(Traill, 1809) - Long-finned pilot whale
Externally, the long-finned pilot whale resembles its short-finned relative. The head is globose, with an upsloping mouthline. The flippers are extremely long (18 to 27% of the body length) and slender, with pointed tips and an angled leading edge that forms an “elbow.” The dorsal fin is about one-third of the way back from the snout tip, and is low, wide-based, and falcate. The tail stock is deepened (remains of more-or-less uniform height from the saddle patch to just ahead of the flukes). Males have a larger, more bulbous head; larger, thicker dorsal fin; and deeper tail stock than do females.
Predominantly dark brownish grey to black, pilot whales have a white to light grey anchor-shaped patch on the chest, a light grey “saddle” behind the dorsal fin, and light grey “eyebrow” streaks.
Inside the mouth are 8 to 13 pairs of sharp, pointed teeth in the anterior part of each jaw.
Can be confused with In some temperate waters, long-finned and short-finned pilot whales overlap in distribution. In these areas, the 2 species will be extremely difficult to distinguish at sea. Tooth counts and relative flipper lengths (both of which are generally not useful in at sea sightings) are helpful means of separating the 2. In the lower latitude areas of its range, the long-finned pilot whale can be confused with false killer and less likely, pygmy killer and melon-headed whales; however, the differences in head shape and dorsal-fin shape and position should permit correct identification.
Newborns are 1.7 to 1.8 m long. Adults reach 6.7 m (males) and 5.7 m (females) in length. Bulls reach weights of 2000 kg.
Long-finned pilot whales occur in temperate and subpolar zones. They are found in oceanic waters and some coastal waters of the North Atlantic Ocean. They were previously found in the western North Pacific, but appear to be absent there today. The circum-antarctic population(s) in the Southern Hemisphere are isolated from those of the Northern Hemisphere.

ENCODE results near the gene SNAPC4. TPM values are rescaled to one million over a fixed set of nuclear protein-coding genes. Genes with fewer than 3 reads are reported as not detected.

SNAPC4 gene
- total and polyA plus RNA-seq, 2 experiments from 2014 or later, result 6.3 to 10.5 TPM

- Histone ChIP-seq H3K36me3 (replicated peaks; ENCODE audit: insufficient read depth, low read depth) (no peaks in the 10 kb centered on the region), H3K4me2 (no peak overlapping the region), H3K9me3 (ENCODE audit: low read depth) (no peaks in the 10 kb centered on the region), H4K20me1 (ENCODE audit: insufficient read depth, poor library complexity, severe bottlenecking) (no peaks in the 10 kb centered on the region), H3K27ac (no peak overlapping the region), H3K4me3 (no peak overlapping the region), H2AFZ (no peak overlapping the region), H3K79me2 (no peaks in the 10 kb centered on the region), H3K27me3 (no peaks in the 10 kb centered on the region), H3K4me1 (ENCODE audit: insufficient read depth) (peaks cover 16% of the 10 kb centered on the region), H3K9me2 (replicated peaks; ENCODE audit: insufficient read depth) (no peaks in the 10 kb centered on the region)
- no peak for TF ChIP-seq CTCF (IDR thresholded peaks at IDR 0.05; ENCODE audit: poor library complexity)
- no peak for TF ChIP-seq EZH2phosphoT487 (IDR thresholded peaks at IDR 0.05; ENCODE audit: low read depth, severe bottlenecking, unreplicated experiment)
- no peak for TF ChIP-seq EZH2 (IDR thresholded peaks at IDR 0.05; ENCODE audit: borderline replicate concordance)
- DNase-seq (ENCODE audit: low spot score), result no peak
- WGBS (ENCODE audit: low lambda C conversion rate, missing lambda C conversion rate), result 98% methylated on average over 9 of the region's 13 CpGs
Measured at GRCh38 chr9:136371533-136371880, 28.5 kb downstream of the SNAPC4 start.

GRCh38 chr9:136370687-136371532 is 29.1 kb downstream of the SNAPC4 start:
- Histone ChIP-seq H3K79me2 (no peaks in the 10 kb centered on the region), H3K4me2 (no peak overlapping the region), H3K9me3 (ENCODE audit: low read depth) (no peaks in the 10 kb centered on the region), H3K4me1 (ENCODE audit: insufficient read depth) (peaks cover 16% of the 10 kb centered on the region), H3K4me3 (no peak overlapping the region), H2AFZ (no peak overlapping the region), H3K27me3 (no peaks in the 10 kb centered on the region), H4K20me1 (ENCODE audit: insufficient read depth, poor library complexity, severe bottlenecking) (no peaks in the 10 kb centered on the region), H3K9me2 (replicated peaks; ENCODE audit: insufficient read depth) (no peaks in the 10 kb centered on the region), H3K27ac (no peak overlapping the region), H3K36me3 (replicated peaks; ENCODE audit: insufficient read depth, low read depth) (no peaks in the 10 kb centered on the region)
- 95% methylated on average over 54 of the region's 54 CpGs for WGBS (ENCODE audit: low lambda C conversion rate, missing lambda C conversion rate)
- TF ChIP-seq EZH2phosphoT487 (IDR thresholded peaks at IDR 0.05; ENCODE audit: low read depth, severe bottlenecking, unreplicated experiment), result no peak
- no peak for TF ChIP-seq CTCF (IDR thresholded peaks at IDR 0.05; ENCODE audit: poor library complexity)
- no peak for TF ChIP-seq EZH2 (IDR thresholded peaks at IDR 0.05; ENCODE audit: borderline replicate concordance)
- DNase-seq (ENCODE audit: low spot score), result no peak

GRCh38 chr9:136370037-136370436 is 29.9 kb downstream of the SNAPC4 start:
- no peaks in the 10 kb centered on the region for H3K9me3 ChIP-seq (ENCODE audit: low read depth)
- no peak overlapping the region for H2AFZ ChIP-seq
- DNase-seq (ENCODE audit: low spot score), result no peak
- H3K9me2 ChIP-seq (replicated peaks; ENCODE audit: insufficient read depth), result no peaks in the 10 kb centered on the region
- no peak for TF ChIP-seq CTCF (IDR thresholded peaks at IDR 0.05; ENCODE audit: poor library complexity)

Biology and Behaviour
Pilot whales are highly social; they are generally found in pods of about 20 to 100, but some groups contain more, to over 1000. Based on photo-identification and genetic work, pilot whales appear to live in relatively stable pods like those of killer whales, and not in fluid groups characteristic of many smaller dolphins.
The mating system is hypothesized to be polygynous, which is consistent with the observed sexual dimorphism and adult sex ratio. Pilot whales are apparently deep divers. Groups often forage in broad ranks, sometimes with other species. Although they sometimes are aerially active, pilot whales are often seen rafting in groups at the surface, apparently resting.
This is one of the species most often involved in mass strandings. Strandings are fairly frequent, for instance, on Cape Cod (Massachusetts, USA) beaches from October to January. Their tight social structure also makes pilot whales vulnerable to herding, and this has been taken advantage of by whalers in drive fisheries off Newfoundland, the Faeroe Islands, and elsewhere.
Breeding can apparently occur at any time of the year, but peaks occur in summer in both hemispheres. Mating occurs primarily in spring to summer.
Primarily squid eaters, pilot whales will also take small medium-sized fish, when available.
The major exploitation of this species is probably the drive fisheries that were mentioned above. Today they are only taken in Greenland and the Faeroe Islands, but in the past, Newfoundland, Norway, Iceland, Shetland, Orkney, and the Hebrides were also sites of fisheries. Pilot whales are also known to be taken incidentally in trawl and gillnet fisheries in the western North Atlantic, and in swordfish driftnets in the Mediterranean.